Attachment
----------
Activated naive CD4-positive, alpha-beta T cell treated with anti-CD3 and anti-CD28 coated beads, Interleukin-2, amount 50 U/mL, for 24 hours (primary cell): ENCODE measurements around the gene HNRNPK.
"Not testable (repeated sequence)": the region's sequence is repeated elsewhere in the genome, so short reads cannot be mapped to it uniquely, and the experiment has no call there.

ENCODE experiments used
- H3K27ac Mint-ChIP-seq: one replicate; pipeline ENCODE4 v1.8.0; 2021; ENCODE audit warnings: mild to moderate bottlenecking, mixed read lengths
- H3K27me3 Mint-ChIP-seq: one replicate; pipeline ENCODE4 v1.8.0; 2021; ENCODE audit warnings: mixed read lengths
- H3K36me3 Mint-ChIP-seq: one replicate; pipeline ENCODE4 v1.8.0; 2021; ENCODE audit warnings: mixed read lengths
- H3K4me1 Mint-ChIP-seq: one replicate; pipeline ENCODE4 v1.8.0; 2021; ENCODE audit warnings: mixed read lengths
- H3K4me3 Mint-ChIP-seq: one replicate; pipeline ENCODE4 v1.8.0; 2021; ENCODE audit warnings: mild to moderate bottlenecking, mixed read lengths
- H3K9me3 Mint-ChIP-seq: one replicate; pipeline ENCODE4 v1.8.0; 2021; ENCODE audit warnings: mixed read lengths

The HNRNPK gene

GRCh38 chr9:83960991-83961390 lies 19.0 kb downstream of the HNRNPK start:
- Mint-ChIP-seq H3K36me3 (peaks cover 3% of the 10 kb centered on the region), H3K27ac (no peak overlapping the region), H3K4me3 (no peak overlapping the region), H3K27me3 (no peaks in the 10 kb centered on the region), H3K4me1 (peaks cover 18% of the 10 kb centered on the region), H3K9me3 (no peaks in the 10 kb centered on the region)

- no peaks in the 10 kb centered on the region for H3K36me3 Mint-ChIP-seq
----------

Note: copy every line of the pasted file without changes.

Activated naive CD4-positive, alpha-beta T cell treated with anti-CD3 and anti-CD28 coated beads, Interleukin-2, amount 50 U/mL, for 24 hours (primary cell): ENCODE measurements around the gene HNRNPK.
"Not testable (repeated sequence)": the region's sequence is repeated elsewhere in the genome, so short reads cannot be mapped to it uniquely, and the experiment has no call there.

ENCODE experiments used
- H3K27ac Mint-ChIP-seq: one replicate; pipeline ENCODE4 v1.8.0; 2021; ENCODE audit warnings: mild to moderate bottlenecking, mixed read lengths
- H3K27me3 Mint-ChIP-seq: one replicate; pipeline ENCODE4 v1.8.0; 2021; ENCODE audit warnings: mixed read lengths
- H3K36me3 Mint-ChIP-seq: one replicate; pipeline ENCODE4 v1.8.0; 2021; ENCODE audit warnings: mixed read lengths
- H3K4me1 Mint-ChIP-seq: one replicate; pipeline ENCODE4 v1.8.0; 2021; ENCODE audit warnings: mixed read lengths
- H3K4me3 Mint-ChIP-seq: one replicate; pipeline ENCODE4 v1.8.0; 2021; ENCODE audit warnings: mild to moderate bottlenecking, mixed read lengths
- H3K9me3 Mint-ChIP-seq: one replicate; pipeline ENCODE4 v1.8.0; 2021; ENCODE audit warnings: mixed read lengths

The HNRNPK gene

GRCh38 chr9:83960991-83961390 lies 19.0 kb downstream of the HNRNPK start:
- Mint-ChIP-seq H3K36me3 (peaks cover 3% of the 10 kb centered on the region), H3K27ac (no peak overlapping the region), H3K4me3 (no peak overlapping the region), H3K27me3 (no peaks in the 10 kb centered on the region), H3K4me1 (peaks cover 18% of the 10 kb centered on the region), H3K9me3 (no peaks in the 10 kb centered on the region)

- no peaks in the 10 kb centered on the region for H3K36me3 Mint-ChIP-seq